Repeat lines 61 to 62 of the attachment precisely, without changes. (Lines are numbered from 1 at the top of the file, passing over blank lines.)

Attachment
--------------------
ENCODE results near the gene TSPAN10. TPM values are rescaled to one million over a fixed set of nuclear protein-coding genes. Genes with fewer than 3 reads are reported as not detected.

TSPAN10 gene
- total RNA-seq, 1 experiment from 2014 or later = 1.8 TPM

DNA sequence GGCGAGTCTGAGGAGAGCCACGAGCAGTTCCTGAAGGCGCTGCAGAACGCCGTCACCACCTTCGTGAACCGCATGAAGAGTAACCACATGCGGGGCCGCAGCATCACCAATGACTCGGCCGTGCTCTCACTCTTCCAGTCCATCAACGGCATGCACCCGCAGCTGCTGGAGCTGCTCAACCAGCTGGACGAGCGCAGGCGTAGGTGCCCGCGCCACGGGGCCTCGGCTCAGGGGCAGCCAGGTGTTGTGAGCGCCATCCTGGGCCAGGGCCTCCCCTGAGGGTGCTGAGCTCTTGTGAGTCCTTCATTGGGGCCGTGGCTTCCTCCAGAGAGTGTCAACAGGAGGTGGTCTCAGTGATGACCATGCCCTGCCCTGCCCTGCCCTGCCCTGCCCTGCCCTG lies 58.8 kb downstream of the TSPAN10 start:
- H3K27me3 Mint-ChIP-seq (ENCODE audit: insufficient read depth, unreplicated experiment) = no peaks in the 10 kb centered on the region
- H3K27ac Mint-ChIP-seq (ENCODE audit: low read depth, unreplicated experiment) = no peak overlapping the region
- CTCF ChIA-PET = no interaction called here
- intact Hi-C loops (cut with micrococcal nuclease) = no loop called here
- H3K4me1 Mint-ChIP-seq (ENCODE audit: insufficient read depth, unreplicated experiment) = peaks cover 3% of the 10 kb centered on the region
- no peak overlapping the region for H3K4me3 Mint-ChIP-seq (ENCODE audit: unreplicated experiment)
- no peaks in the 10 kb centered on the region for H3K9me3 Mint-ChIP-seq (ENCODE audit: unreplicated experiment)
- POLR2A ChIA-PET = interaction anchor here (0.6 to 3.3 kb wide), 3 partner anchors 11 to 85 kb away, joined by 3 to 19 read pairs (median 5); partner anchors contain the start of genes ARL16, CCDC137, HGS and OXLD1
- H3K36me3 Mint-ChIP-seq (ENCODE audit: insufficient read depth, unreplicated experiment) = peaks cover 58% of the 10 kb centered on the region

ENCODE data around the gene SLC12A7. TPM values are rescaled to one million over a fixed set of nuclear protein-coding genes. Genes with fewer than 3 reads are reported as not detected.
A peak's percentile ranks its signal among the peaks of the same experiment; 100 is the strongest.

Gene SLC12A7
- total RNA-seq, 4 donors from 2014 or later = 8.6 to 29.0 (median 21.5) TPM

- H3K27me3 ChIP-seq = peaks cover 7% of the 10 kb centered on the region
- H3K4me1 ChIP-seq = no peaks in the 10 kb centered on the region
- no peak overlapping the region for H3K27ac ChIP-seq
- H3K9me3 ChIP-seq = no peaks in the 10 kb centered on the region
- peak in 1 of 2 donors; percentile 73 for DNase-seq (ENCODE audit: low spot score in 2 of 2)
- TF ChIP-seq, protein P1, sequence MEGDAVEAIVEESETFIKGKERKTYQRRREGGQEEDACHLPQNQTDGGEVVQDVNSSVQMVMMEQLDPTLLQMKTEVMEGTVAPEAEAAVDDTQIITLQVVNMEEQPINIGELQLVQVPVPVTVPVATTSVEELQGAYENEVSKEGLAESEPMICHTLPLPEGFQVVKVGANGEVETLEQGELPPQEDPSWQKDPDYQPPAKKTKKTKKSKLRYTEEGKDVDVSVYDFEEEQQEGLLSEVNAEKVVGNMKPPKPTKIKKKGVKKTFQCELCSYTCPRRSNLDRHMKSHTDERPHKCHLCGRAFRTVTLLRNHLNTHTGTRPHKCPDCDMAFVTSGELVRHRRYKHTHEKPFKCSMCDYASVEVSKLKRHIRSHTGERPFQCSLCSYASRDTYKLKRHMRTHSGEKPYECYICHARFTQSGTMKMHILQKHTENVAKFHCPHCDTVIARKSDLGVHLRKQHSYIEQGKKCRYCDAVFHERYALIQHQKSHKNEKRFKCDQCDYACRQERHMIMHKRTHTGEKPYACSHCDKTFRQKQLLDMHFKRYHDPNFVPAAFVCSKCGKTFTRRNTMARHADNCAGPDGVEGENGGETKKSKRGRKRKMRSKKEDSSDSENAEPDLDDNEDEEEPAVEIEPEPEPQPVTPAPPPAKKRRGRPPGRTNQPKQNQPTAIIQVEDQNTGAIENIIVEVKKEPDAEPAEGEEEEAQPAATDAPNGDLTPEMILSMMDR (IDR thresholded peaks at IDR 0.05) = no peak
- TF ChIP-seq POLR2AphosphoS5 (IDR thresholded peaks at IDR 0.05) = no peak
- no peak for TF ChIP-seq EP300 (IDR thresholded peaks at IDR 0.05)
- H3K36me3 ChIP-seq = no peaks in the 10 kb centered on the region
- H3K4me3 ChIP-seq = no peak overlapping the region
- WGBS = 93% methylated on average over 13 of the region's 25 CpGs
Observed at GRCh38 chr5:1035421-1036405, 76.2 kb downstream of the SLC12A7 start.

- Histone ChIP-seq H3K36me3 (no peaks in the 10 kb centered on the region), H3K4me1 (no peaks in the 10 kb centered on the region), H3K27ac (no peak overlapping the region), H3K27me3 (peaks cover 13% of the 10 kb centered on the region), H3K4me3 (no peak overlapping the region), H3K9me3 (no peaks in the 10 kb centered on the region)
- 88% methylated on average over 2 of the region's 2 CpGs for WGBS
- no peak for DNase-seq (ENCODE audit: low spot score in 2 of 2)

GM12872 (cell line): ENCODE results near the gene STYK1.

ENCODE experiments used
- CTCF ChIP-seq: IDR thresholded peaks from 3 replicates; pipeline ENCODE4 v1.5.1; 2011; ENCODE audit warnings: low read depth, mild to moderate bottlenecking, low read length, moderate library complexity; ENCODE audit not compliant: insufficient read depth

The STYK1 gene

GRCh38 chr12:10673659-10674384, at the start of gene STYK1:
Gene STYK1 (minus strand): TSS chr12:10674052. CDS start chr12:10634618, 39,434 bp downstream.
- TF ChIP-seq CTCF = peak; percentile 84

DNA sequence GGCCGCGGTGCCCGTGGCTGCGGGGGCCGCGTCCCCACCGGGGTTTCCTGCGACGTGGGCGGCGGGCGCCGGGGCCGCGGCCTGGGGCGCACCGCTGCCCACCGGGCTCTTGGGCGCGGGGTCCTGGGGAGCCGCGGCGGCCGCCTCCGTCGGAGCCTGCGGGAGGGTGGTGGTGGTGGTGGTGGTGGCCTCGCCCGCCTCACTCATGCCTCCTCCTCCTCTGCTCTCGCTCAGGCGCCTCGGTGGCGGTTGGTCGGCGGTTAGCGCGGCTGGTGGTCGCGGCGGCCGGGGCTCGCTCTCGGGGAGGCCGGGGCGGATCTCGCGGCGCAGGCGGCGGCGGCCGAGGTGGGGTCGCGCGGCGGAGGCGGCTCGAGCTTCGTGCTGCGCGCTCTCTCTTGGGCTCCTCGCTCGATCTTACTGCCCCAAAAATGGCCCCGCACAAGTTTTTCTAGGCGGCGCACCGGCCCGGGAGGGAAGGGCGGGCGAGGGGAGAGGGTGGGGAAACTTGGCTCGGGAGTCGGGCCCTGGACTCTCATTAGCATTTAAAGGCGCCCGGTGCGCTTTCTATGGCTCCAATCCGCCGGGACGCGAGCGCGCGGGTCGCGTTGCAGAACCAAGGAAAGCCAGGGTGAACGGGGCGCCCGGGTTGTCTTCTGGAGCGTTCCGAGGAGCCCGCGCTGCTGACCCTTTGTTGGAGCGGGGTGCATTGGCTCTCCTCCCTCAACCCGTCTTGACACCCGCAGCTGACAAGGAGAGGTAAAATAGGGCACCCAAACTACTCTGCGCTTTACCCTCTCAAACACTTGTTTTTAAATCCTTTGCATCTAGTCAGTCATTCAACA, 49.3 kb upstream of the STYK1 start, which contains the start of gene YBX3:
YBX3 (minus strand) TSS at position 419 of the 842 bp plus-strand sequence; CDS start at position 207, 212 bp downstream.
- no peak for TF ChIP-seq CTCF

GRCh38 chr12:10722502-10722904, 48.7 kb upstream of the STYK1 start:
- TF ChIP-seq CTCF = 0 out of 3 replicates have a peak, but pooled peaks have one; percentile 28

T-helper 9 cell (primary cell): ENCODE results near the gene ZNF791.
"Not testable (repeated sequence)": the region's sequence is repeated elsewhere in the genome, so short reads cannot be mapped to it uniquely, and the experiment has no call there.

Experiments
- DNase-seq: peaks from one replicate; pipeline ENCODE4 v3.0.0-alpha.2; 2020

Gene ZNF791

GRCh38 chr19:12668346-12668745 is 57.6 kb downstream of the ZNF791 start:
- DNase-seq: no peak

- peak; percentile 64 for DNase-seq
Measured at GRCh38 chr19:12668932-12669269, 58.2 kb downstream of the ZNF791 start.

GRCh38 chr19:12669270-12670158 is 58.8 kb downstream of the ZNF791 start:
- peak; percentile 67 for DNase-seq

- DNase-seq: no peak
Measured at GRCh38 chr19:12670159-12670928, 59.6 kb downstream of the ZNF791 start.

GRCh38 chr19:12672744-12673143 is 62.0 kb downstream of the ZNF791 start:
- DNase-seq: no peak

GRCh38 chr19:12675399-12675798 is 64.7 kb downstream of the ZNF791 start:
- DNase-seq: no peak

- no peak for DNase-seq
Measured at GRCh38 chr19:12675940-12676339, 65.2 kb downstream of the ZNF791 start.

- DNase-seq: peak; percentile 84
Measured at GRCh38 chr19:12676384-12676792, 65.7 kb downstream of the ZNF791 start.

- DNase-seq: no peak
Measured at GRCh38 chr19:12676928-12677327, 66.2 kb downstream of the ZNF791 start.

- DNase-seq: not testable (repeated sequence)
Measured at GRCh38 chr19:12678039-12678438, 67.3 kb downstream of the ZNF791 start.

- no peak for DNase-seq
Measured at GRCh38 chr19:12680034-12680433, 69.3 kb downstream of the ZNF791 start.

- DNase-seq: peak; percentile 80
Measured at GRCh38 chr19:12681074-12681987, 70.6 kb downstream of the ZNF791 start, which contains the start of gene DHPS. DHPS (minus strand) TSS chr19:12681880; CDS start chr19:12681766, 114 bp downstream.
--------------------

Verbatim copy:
- DNase-seq: no peak

- no peak for DNase-seq